Redmond introduces a new service for its Azure cloud platform tailored to help developers create intelligent bots for Azure using the Microsoft Bot Framework. Dubbed Azure Bot Service – the new bots are sought to run on Azure Functions, a serverless environment that allows enterprises to scale their bots as needed.
The new enhanced service is claimed to enable enterprises build, connect, deploy, and manage bots that interact naturally with users through an app, Web site, SMS platform, Slack, Facebook Messenger, Skype, and several other popular services.
On the rollout, Lili Cheng, an engineer with Microsoft’s Artificial Intelligence and Research Group, wrote on the company’s blog that the new service will help companies accelerate intelligent bot development. Lili said, “You can get started quickly with out-of-the-box templates such as the basic bot, Language Understanding Intelligent Service bot, form bot, and proactive bot,” Lili Cheng, an engineer with Microsoft’s Artificial Intelligence and Research Group, said on the company’s blog.
“You can build bots in C# or Node.js directly in the browser and try it out with the companion Web Chat control,” she said. “Or you can use the IDE and code editor of your choice under the covers; the Azure Bot Service uses an Azure Resource Manager (ARM) template to create an Azure Function App for easy deployment and automatically registers your bot in the Microsoft Bot Framework, which provides a public bot directory to increase the exposure of your bot.”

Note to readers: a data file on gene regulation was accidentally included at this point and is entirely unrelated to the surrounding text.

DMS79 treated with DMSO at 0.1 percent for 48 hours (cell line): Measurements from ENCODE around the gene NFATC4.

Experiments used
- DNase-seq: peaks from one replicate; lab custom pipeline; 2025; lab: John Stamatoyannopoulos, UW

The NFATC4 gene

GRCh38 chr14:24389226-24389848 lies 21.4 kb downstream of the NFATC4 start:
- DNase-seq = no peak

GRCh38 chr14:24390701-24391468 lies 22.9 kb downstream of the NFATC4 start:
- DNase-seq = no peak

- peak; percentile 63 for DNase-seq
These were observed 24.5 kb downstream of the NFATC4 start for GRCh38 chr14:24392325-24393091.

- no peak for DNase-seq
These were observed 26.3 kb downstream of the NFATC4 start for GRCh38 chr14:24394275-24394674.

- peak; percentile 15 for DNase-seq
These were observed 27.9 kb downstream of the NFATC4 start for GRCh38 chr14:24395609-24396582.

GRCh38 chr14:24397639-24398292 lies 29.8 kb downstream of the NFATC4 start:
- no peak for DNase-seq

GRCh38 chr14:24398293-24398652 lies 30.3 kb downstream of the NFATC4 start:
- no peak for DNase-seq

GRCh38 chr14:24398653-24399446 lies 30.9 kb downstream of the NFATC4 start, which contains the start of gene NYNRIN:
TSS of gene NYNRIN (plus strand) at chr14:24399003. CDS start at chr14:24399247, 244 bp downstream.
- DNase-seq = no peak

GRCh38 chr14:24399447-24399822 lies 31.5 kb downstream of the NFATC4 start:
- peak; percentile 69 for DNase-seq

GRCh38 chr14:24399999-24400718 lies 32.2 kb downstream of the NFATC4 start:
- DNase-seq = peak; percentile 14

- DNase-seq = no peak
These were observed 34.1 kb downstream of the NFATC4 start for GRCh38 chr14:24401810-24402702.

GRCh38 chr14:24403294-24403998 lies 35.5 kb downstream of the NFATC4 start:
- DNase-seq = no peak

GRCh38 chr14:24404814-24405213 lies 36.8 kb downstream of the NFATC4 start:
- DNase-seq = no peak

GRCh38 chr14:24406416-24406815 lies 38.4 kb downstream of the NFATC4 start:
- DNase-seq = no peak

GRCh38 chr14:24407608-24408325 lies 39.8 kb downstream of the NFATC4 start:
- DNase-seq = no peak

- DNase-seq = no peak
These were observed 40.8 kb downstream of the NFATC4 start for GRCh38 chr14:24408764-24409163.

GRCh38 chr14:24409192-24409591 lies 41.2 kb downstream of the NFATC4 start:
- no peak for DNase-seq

On the heels, the tech giant also said to have inked a new deal with nonprofit artificial intelligence (AI) project OpenAI (A primary user of Azure) to make Azure the preferred cloud platform for the organization’s biggest and most important AI experiments.
“OpenAI chose Microsoft due to our deep learning research and ongoing commitment to AI, along with Azure’s support for open source technologies and its unique combination of high performance computing, big data and intelligence capabilities such as Azure Batch, Azure Machine Learning and the Microsoft Cognitive Toolkit (formerly CNTK),” Harry Shum, executive vice president of the company’s Artificial Intelligence and Research Group, said in a blog post.
OpenAI was already an early adopter of Microsoft’s Azure N-Series Virtual Machines, which will be generally available starting in December. The virtual machines are designed for intensive compute workloads, including deep learning, simulations, rendering and the training of neural networks. They also enable high-end visualization capabilities to allow for workstation and streaming scenarios by utilizing Nvidia GRID in Azure.
The news was published in Top Tech News.